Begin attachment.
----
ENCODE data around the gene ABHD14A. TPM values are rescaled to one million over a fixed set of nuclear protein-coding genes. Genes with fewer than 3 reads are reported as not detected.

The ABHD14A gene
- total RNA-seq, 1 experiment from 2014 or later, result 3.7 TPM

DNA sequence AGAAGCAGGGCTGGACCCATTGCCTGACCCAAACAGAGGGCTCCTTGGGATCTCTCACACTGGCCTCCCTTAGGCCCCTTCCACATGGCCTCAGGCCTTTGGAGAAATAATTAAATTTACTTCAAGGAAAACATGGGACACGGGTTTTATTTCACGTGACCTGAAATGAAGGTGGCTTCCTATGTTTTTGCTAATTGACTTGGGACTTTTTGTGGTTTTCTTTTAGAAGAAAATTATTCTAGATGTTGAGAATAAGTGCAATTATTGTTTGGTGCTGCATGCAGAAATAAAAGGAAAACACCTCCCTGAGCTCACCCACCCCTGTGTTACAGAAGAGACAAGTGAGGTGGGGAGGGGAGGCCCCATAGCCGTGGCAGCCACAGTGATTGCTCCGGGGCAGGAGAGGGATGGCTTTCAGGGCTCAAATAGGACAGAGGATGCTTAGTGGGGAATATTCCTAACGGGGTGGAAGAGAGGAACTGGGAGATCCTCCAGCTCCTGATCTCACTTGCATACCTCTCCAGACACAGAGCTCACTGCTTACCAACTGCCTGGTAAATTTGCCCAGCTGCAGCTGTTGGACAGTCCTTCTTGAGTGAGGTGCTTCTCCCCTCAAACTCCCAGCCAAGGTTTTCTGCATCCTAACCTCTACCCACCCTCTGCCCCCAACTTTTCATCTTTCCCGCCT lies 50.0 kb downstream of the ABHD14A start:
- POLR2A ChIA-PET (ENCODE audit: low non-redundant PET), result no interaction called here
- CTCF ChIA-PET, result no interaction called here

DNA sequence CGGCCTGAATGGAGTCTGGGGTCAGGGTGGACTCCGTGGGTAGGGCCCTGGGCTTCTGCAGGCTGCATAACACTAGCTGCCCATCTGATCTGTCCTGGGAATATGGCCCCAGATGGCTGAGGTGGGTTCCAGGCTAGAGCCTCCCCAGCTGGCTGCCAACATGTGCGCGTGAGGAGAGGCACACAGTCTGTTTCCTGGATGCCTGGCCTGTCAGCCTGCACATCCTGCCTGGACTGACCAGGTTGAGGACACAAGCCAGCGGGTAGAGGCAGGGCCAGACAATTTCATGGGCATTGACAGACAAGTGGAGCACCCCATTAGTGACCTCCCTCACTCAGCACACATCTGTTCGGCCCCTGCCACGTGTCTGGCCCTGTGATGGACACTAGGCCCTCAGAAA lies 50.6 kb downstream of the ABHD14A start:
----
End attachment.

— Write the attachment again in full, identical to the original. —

ENCODE data around the gene ABHD14A. TPM values are rescaled to one million over a fixed set of nuclear protein-coding genes. Genes with fewer than 3 reads are reported as not detected.

The ABHD14A gene
- total RNA-seq, 1 experiment from 2014 or later, result 3.7 TPM

DNA sequence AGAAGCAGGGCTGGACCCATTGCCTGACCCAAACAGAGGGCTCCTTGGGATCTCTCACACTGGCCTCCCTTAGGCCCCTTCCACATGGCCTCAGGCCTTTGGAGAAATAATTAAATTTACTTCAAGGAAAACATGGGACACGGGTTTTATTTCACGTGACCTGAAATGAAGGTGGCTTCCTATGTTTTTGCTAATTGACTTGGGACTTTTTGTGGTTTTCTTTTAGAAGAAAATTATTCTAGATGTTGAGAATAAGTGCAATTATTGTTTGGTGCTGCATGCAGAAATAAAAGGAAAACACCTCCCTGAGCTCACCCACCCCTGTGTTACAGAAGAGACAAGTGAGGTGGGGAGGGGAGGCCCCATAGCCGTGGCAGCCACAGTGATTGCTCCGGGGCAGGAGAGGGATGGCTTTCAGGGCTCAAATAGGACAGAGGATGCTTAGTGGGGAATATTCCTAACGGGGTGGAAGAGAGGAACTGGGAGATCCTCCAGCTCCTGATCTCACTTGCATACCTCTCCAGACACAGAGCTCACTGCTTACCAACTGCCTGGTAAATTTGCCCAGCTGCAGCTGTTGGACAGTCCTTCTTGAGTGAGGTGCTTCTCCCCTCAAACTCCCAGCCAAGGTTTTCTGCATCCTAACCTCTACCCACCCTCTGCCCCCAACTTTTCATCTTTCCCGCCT lies 50.0 kb downstream of the ABHD14A start:
- POLR2A ChIA-PET (ENCODE audit: low non-redundant PET), result no interaction called here
- CTCF ChIA-PET, result no interaction called here

DNA sequence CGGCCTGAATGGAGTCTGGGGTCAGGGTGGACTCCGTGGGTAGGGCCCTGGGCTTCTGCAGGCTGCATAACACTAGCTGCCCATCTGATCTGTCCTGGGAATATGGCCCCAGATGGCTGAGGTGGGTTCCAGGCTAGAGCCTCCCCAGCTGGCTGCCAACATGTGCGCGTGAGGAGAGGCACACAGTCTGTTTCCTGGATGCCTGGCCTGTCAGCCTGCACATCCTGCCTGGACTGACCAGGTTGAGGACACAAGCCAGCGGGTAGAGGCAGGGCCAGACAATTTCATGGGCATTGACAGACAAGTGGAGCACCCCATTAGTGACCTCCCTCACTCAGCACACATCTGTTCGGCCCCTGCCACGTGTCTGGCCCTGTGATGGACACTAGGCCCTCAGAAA lies 50.6 kb downstream of the ABHD14A start: